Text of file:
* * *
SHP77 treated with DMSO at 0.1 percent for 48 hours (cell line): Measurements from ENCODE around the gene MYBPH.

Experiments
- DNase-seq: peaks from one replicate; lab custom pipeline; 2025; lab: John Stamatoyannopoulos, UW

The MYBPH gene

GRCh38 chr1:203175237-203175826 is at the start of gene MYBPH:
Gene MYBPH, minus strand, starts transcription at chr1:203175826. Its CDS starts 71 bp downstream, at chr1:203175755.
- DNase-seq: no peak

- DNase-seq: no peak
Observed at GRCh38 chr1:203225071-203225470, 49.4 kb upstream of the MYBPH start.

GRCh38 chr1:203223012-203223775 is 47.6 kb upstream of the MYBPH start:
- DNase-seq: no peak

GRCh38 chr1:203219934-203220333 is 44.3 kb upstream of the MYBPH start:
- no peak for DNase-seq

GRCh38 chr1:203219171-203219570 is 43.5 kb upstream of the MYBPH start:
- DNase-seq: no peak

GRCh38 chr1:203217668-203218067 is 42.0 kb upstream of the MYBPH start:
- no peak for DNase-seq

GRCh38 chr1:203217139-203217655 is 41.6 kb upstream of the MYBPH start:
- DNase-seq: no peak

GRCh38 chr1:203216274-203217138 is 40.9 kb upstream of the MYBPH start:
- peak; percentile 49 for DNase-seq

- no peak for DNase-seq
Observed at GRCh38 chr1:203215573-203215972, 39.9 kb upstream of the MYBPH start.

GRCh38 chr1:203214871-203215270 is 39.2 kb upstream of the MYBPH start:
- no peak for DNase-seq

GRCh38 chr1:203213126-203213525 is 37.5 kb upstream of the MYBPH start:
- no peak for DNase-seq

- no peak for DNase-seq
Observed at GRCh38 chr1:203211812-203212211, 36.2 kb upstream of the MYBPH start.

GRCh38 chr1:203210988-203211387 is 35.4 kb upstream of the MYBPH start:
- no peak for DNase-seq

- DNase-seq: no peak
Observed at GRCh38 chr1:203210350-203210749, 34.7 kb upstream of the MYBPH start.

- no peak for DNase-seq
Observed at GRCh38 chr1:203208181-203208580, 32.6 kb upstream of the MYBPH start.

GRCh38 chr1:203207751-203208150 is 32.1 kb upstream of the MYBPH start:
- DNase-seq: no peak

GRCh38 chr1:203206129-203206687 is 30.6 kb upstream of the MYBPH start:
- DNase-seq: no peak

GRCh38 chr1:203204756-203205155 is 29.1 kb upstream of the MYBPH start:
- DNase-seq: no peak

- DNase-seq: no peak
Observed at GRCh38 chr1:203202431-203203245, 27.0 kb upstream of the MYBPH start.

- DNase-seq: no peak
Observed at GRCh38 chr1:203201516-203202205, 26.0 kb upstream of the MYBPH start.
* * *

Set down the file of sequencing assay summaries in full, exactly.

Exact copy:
SHP77 treated with DMSO at 0.1 percent for 48 hours (cell line): Measurements from ENCODE around the gene MYBPH.

Experiments
- DNase-seq: peaks from one replicate; lab custom pipeline; 2025; lab: John Stamatoyannopoulos, UW

The MYBPH gene

GRCh38 chr1:203175237-203175826 is at the start of gene MYBPH:
Gene MYBPH, minus strand, starts transcription at chr1:203175826. Its CDS starts 71 bp downstream, at chr1:203175755.
- DNase-seq: no peak

- DNase-seq: no peak
Observed at GRCh38 chr1:203225071-203225470, 49.4 kb upstream of the MYBPH start.

GRCh38 chr1:203223012-203223775 is 47.6 kb upstream of the MYBPH start:
- DNase-seq: no peak

GRCh38 chr1:203219934-203220333 is 44.3 kb upstream of the MYBPH start:
- no peak for DNase-seq

GRCh38 chr1:203219171-203219570 is 43.5 kb upstream of the MYBPH start:
- DNase-seq: no peak

GRCh38 chr1:203217668-203218067 is 42.0 kb upstream of the MYBPH start:
- no peak for DNase-seq

GRCh38 chr1:203217139-203217655 is 41.6 kb upstream of the MYBPH start:
- DNase-seq: no peak

GRCh38 chr1:203216274-203217138 is 40.9 kb upstream of the MYBPH start:
- peak; percentile 49 for DNase-seq

- no peak for DNase-seq
Observed at GRCh38 chr1:203215573-203215972, 39.9 kb upstream of the MYBPH start.

GRCh38 chr1:203214871-203215270 is 39.2 kb upstream of the MYBPH start:
- no peak for DNase-seq

GRCh38 chr1:203213126-203213525 is 37.5 kb upstream of the MYBPH start:
- no peak for DNase-seq

- no peak for DNase-seq
Observed at GRCh38 chr1:203211812-203212211, 36.2 kb upstream of the MYBPH start.

GRCh38 chr1:203210988-203211387 is 35.4 kb upstream of the MYBPH start:
- no peak for DNase-seq

- DNase-seq: no peak
Observed at GRCh38 chr1:203210350-203210749, 34.7 kb upstream of the MYBPH start.

- no peak for DNase-seq
Observed at GRCh38 chr1:203208181-203208580, 32.6 kb upstream of the MYBPH start.

GRCh38 chr1:203207751-203208150 is 32.1 kb upstream of the MYBPH start:
- DNase-seq: no peak

GRCh38 chr1:203206129-203206687 is 30.6 kb upstream of the MYBPH start:
- DNase-seq: no peak

GRCh38 chr1:203204756-203205155 is 29.1 kb upstream of the MYBPH start:
- DNase-seq: no peak

- DNase-seq: no peak
Observed at GRCh38 chr1:203202431-203203245, 27.0 kb upstream of the MYBPH start.

- DNase-seq: no peak
Observed at GRCh38 chr1:203201516-203202205, 26.0 kb upstream of the MYBPH start.